Before I start at my new company. It feels great! But I do feel a bit of pity for the new guy, (I know who my replacement is). For one the benefits suck big time. Crappy medical coverage & the company does not contribute to the 401K plan, of course they do not tell you this until they hire you as one of their own, (you start out working there through a employment temp. service for the first 520 hours).
The director of operations for the company I currently work for also has some what I call disagreeable criteria for hiring someone. Here is a list:
1. If any part of the application is not filled out the person is not even considered. I don't understand this. People make mistakes & accidently forget to fill something in from time to time. But he will not give that person the benefit of the doubt & wants it to be perfect the first time. His reasoning is if they can't follow simple instructions on something as simple as a job app. then they will have a hard time following instructions on the job. I don't agree with this. And it makes me wonder how many well qualified applicants got passed over because they didn't fill something in on the app. And this could be something as simple as not putting the date on the app.
2. If the person has "bounced" from job to job they are not considered, regardless of the reasons. For example: Let's say a person has had 3 or 4 jobs in the past 4 years they get passed over. He will not listen to the reasons the person has gone from job to job. And they could be perfectly understandable & legitimate reasons.
3. Whom ever is hired will now get paid less then what I did when I started. Especially if that person does not have a college education. Guess I'm lucky that I do. How ever a college education is definatley not required to do this job.
4. Once the person is hired they eventually are required to do these product self study courses on some of the products the company sells. This is no big deal but the company wants the employee to do these self study courses at home on his or her own time & not get paid for it. I flat out told my boss that I will not do that. I will how ever do them at home & get paid overtime for it. He would not go for that so we settled on me doing it at work during company time when I had down time. I got 2 out of the 4 completed. And the week before I gave my notice I received my completion certificate.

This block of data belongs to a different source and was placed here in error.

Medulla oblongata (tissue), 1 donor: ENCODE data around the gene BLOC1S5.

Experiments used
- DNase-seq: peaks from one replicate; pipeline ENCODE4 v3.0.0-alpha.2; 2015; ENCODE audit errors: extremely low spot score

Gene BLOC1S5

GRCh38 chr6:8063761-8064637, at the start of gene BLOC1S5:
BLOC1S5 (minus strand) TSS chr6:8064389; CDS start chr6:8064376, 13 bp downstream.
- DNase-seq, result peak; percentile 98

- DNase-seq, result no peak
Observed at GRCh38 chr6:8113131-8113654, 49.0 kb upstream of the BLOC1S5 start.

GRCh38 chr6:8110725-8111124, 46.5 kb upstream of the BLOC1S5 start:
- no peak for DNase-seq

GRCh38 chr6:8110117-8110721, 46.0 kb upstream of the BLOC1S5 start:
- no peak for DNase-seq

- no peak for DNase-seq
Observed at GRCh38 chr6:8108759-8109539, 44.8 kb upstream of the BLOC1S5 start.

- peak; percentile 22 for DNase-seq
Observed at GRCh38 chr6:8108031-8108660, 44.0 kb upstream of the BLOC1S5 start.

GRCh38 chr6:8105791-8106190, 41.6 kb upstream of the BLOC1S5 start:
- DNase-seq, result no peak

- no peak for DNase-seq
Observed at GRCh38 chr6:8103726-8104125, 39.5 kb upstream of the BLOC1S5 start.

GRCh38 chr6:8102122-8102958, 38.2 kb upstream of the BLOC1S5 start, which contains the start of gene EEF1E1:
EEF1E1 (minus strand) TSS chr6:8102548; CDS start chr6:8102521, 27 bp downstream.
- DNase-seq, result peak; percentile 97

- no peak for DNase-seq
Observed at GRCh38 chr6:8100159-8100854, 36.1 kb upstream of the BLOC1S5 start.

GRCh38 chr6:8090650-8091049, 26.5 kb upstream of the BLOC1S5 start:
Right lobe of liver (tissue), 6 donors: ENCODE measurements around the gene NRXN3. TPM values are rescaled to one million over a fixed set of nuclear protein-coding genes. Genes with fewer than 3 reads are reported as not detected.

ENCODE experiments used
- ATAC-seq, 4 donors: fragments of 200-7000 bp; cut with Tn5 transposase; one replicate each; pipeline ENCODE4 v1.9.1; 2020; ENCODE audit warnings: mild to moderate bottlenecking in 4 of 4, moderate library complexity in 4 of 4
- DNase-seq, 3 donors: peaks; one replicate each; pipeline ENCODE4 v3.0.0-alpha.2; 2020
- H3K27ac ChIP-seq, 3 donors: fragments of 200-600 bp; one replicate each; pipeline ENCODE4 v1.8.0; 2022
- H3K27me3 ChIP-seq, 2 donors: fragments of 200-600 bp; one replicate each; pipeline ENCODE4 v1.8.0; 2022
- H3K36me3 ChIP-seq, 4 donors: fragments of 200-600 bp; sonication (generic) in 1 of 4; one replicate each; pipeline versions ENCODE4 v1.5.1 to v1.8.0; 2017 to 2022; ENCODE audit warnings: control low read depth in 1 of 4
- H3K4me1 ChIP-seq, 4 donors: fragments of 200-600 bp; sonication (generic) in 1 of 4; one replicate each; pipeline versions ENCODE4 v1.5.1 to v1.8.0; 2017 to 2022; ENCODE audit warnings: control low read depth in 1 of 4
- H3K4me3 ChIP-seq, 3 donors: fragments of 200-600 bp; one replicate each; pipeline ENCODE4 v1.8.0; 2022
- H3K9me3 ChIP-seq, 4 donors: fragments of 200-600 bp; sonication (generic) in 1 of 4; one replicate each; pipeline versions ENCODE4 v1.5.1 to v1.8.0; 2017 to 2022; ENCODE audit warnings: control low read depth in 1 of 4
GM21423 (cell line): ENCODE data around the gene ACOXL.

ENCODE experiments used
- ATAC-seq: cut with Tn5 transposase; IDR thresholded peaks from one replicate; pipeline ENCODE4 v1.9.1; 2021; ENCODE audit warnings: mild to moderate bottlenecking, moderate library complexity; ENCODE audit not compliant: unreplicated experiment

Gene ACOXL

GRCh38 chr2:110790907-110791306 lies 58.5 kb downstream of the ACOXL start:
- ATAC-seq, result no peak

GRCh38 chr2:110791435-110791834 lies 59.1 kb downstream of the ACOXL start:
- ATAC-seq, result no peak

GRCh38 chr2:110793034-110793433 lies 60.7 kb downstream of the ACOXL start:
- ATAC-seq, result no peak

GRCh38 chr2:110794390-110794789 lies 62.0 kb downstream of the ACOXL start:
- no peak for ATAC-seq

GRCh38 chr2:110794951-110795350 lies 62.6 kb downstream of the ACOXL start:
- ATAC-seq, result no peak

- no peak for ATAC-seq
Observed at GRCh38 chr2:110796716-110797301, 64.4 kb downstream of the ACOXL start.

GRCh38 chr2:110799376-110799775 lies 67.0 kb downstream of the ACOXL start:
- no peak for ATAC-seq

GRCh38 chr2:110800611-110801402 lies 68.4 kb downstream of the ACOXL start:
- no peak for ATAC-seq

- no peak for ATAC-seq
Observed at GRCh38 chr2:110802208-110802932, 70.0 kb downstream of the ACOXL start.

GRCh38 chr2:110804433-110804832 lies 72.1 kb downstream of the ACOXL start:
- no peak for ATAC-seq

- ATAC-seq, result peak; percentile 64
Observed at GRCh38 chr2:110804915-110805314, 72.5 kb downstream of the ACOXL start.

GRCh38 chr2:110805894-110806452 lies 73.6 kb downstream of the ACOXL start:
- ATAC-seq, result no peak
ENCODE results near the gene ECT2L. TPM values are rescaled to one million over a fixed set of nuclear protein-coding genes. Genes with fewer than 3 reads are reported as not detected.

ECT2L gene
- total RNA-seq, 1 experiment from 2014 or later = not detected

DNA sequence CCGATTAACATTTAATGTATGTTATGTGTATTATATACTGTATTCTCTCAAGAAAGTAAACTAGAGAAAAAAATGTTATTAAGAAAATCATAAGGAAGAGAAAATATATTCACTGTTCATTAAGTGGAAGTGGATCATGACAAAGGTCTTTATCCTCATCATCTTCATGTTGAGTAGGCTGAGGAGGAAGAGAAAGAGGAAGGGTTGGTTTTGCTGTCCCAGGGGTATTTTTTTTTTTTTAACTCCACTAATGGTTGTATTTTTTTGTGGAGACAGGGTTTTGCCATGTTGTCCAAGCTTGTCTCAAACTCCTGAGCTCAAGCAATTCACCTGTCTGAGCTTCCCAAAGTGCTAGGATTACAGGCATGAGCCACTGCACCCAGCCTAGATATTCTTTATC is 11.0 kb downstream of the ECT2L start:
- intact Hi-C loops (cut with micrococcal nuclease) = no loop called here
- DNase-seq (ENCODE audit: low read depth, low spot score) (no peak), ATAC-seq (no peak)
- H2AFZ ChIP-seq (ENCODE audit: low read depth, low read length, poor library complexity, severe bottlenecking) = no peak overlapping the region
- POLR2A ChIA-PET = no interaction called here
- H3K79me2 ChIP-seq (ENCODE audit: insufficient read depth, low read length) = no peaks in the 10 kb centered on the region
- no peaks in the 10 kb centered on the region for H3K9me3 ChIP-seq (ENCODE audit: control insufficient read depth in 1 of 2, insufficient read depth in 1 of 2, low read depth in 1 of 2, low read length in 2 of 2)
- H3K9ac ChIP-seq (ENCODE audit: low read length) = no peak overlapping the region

Like I said I feel sorry for the new guy & for those that got passed over because of the questionable hiring criteria.
Numbers 1 and 2 are common. Not doublechecking an application for completeness is like having spelling errors on your resume. If a person looking for a job will not take the utmost care to fill in the application and doublecheck it, then how good a job can you expect them to do once hired? The company only has the application and interview to assess a person's competance.
A person who bounces from job to job is unlikely to stay very long. Everyone in this position will come in with a good story for why they have had so many jobs. Unfortunately, past employers usually won't disclose why you left so a prospective employer may not be able to confirm the explanation. Unless the employer is looking for short term employees, its a risk to train someone who is probably going to bail after a year.
Pay issues, number 3, is at the sole discretion of the employer. Whoever they hire may be pleased to receive the pay they offer, depending on their qualifications. If they can't attract a qualified person at the lower pay rate, then they may raise the offer.
Item 4 may be contrary to state law depending on the job classification. For an hourly employee, or low level salaried, the law may require pay for all work, including training.